The government of Myanmar should take immediate steps to stop sectarian violence against the Rohingya Muslim population in Arakan State, in western Myanmar, and ensure protection and aid to both Rohingyas and Arakanese in the state, Human Rights Watch said on Saturday.
According to media reports, Government officials have said that at least 56 people have been killed and hundreds of homes torched since Sunday in the north of Rakhine state, located in western Myanmar.
Tensions between the Buddhist majority and the stateless Muslim Rohingya minority have been rife since deadly violence began in June. Tens of thousands people were living in camps around Sittwe, the state capital of Rakhine state, already before the latest flare-up. The total number of displaced is now estimated to be around 100,000, according to Al Jazeera.
On Thursday, Secretary-General Ban Ki-moon urged the authorities in Myanmar to take action to bring an end to the lawlessness currently affecting the state, with the UN chief’s spokesperson describing the most recent outbreak of communal violence in five townships in the state’s north as “deeply troubling.”
New satellite imagery obtained by Human Rights Watch shows extensive destruction of homes and other property in a predominantly Rohingya Muslim area of the coastal town of Kyauk Pyu – one of several areas of new violence and displacement.
Human Rights Watch identified 811 destroyed structures on the eastern coastal edge of Kyauk Pyu following arson attacks reportedly conducted on October 24, 2012, less than 24 hours before the satellite images were captured.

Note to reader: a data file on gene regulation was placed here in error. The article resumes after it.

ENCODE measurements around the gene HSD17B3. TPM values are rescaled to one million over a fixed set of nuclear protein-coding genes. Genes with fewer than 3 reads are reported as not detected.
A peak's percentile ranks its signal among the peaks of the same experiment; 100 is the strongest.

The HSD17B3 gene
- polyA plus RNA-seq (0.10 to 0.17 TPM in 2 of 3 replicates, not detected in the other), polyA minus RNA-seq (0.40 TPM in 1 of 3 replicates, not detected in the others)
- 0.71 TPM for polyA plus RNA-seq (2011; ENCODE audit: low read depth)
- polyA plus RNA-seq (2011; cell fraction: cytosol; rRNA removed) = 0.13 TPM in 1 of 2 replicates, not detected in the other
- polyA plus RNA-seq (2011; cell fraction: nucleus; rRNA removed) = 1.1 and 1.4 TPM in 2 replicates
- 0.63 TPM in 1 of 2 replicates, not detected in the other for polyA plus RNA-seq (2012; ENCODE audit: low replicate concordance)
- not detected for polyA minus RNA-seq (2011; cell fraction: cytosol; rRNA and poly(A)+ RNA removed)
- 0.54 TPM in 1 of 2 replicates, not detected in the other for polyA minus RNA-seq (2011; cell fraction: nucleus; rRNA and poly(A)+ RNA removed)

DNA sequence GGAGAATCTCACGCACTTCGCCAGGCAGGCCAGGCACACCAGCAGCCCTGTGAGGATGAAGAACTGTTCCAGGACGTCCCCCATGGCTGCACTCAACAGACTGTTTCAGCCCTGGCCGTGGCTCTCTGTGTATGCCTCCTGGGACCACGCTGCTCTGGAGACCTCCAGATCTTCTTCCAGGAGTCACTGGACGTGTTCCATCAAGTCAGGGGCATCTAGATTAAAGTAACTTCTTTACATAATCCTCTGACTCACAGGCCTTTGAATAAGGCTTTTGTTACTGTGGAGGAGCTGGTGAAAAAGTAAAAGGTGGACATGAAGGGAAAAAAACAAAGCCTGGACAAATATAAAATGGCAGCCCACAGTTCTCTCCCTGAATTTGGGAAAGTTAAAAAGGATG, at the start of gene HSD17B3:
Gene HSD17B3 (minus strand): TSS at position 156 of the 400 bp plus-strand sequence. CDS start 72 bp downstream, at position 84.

Human Rights Watch fears the death toll is far higher than what government officials have said based on allegations from witnesses fleeing scenes of carnage and the government’s well-documented history of underestimating figures that might lead to criticism of the state.
In June, Human Rights Watch documented killings, rape, and mass arrests by security forces against Rohingya Muslims after the security forces failed to protect both them and Arakan Buddhists during deadly sectarian violence. Since then, government restrictions on humanitarian access to the Rohingya community left many of the displaced.
Myanmar’s government denies citizenship to most Rohingya and the protections that come with it. Since communal violence between Rohingya and Arakanese erupted in June, many Rohingya have been compelled to live in squalid camps in Arakan State, where they have been denied access to adequate humanitarian aid and vulnerable to attack from Arakan militants.
President Thein Sein appointed an investigative commission earlier in 2012 to determine the causes of violence, but has yet to propose any policies to address those causes. He has at times called for the segregation of the Rohingya and even their expulsion from Myanmar, which feeds popular animosity against the Rohingya from the general population.